Raymond E. Vickery Sr., 77, a retired Agriculture Department official and retired lieutenant colonel in the Army reserves who had been active in civic affairs in Northern Virginia, died of congestive heart failure Oct. 13 at Fairfax Hospital. He lived in Vienna.

He served as director of the grain and feed division of the Agriculture Department's Foreign Agricultural Service for 10 years before retiring in 1972. He had joined what became the service in 1948. During his years as division director, American grain was exported to relieve famines in India. It was also during this time that massive grain sales were made to the Soviet Union.

After retiring from the federal government, Mr. Vickery served from 1974 to 1980 as legislative aide to his son, Raymond E. Vickery Jr. (D-Fairfax), who was a member of the House of Delegates. The elder Mr. Vickery had been a member of the Vienna Town Planning Commission and had served on the planning advisory board for the Vienna Metro stop.

He had been a deacon of the Vienna Baptist Church.

Mr. Vickery was a native of Coffeeville, Miss., and a 1933 graduate of Mississippi State University. He served with the Army in Europe during World War II and retired from the reserves in 1970. He worked in the administration of occupied territories from 1945 to 1947.

In addition to his son, of Vienna, his survivors include his wife, Clarene H., also of Vienna; three other sons, Dr. Donald M., of Herndon, Kenneth P., of Raleigh, N.C., and Steven L., of New York City; a brother, Joris, of Coffeeville; two sisters, Sue Moore and Judith Hampe, both of Memphis, and five grandchildren.

DR. GIOVANNI DI SABATO, 58, a Vanderbilt University professor who helped discover the drug interleukin 2, a biological regulator of white blood cells being tested for the treatment of certain kinds of cancer, died of cancer Oct. 11 at his home in Nashville.

Dr. Di Sabato, who was a professor of molecular biology, joined Vanderbilt in 1968 and was named a full professor in 1982. He taught courses in immunology and conducted research.

He was a native of Venice and was a magna cum laude graduate of the University of Padua medical school. He joined Vanderbilt after holding research posts at the University of Milan and Brandeis University.

Dr. Di Sabato edited a series of books on laboratory procedures used in immunological research and was a member of the American Association for the Advancement of Science and the American Society of Biological Chemists. He was certified in clinical pathology by the American Board of Pathology.

Survivors include his wife, Leida Di Sabato of Nashville, and a sister, Fulvia Sesani of Venice.

WILLIAM F. SAGER, 68, a retired Air Force lieutenant colonel who founded an airport consulting business, was killed Oct. 7 when the twin-engine Cessna airplane he was piloting crashed shortly after taking off from De Land, Fla.

An official in the Miami office of the National Transportation Safety Board said the plane, which was bound to Port Charlotte, Fla., appeared to be at lower than normal altitude when it rolled into a spin and crashed into a vacant frame house. All five persons aboard the aircraft were killed, the NTSB official said.

Col. Sager, a resident of Alexandria until moving to Port Charlotte last January, was born in Lewistown, Pa. He enlisted in the Army Air Corps in 1937 and was commissioned two years later.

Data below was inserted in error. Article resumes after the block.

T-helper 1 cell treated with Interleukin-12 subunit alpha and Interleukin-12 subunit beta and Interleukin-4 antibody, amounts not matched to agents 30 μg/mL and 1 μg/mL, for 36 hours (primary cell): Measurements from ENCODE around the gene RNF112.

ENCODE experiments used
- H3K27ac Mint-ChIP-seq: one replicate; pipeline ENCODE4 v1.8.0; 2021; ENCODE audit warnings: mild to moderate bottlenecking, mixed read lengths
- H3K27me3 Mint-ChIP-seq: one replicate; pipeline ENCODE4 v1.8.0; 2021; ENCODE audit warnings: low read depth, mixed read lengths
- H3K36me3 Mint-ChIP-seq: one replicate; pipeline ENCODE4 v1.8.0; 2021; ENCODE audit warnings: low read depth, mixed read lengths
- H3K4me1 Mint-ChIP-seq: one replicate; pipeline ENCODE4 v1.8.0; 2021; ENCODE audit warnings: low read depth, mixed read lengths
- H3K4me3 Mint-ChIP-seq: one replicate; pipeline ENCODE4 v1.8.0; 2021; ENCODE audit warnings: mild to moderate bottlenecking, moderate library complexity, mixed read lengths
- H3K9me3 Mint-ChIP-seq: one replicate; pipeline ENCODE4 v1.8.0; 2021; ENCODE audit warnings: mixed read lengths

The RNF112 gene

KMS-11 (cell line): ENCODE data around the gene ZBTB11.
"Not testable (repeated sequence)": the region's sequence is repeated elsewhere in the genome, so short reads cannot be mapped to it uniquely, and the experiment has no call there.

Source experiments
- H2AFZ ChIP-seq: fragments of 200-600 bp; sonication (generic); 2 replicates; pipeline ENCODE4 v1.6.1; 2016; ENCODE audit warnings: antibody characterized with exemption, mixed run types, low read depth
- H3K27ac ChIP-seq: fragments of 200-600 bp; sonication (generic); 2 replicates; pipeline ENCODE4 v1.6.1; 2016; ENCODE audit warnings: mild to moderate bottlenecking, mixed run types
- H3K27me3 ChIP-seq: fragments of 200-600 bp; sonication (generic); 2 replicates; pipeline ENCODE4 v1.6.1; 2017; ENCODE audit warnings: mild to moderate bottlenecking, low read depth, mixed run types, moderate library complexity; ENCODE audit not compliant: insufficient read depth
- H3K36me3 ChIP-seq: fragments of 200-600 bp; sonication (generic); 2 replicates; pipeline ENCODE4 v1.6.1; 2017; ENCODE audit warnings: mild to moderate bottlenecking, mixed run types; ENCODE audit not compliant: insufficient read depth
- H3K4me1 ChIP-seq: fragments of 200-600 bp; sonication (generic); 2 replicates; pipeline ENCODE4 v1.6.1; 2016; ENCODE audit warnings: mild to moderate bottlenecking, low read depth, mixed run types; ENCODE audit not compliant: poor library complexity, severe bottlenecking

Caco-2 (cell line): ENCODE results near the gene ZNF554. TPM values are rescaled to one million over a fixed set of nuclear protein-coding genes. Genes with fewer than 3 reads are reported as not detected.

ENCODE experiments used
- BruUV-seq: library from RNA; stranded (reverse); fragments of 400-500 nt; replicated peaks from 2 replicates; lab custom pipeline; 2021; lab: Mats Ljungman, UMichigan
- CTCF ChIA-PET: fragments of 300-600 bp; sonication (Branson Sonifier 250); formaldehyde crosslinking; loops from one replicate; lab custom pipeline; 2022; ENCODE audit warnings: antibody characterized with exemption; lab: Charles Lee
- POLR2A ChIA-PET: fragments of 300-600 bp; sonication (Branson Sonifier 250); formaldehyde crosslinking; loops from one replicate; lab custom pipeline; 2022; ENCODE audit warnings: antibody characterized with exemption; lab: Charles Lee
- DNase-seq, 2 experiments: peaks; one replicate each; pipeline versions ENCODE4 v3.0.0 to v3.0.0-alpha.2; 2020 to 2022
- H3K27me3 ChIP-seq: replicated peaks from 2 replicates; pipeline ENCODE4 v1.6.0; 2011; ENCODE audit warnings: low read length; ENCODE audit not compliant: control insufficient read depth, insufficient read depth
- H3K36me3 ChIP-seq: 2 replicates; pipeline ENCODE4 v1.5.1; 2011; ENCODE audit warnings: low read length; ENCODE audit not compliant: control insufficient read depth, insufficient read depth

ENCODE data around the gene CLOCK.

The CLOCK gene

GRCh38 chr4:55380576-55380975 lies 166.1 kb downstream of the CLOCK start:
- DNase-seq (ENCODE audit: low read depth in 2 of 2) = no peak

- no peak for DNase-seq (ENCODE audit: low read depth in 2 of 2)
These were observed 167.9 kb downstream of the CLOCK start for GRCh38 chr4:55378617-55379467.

During World War II, he flew transport planes over the "Hump" of the Himalayas carrying supplies from India to China. He also flew in the Korean war, and he served in Okinawa and the Philippines. He moved to the Washington area in 1966, and he was an intelligence officer in the Pentagon when he retired from the Air Force.

Col. Sager's military decorations included the Legion of Merit.

After leaving the service, Col. Sager helped start an aviation consulting business, and he ran it until his death.

His marriage to Norma L. Sager ended in divorce.

Survivors include four children, Sharon Taylor of Cairo, William F. Sager III of Naples, Fla., Barbara Sager-Zapata of Colorado Springs, Colo., and Terri Sager of Alexandria; two sisters, Esther Myers of Lewistown and Anne Poorman of State College, Pa.; one brother, Merrill Sager, also of State College; and two grandchildren. LEAH B. SOMMER, 87, a resident of the Washington area since 1985 who was active in volunteer work, died of cardiac arrest Oct. 14 at the Georgetown House retirement home in Washington.

She had helped organize a group at the Georgetown House that made afghans and other knitted goods for Children's Hospital. She also had appeared on local public television to promote the hospital.

Mrs. Sommer was a native of Natchez, Miss. She lived in Chicago for 53 years before moving here. She attended Bradley University in Peoria, Ill., and had taught courses in contract bridge in New York and Chicago.

Her husband, Armand Sommer, died in 1976. Survivors include two daughters, Jane S. Mason of Washington and Ann S. Holmes of Westport, Conn., and five grandchildren.

WILLIAM R. CLINE, 52, a supervisory patent examiner with the U.S. Patent and Trademark Office, died of heart disease Oct. 11 at his home in Vienna.

Mr. Cline was born in La Crosse, Wis. He graduated from the University of Wisconsin, where he also earned a law degree. He served in the Army from 1958 to 1960. He moved to the Washington area in 1964 and joined the Patent and Trademark Office, where he worked until his death.

He had received three awards from the Patent Office for superior achievement and was a recipient of the Commerce Department's Bronze Medal for outstanding service.

Mr. Cline was a member of the Northern Virginia Radio Control Club, a model airplane organization.

Survivors include his wife, Lizabeth E. Cline, and one daughter, Ashli Elisabeth Cline, both of Vienna; his mother, Florence Cline of La Crosse; one brother, James Cline of Edmonton, Alberta, and one sister, Jane Perkolup of Geneva, Ill.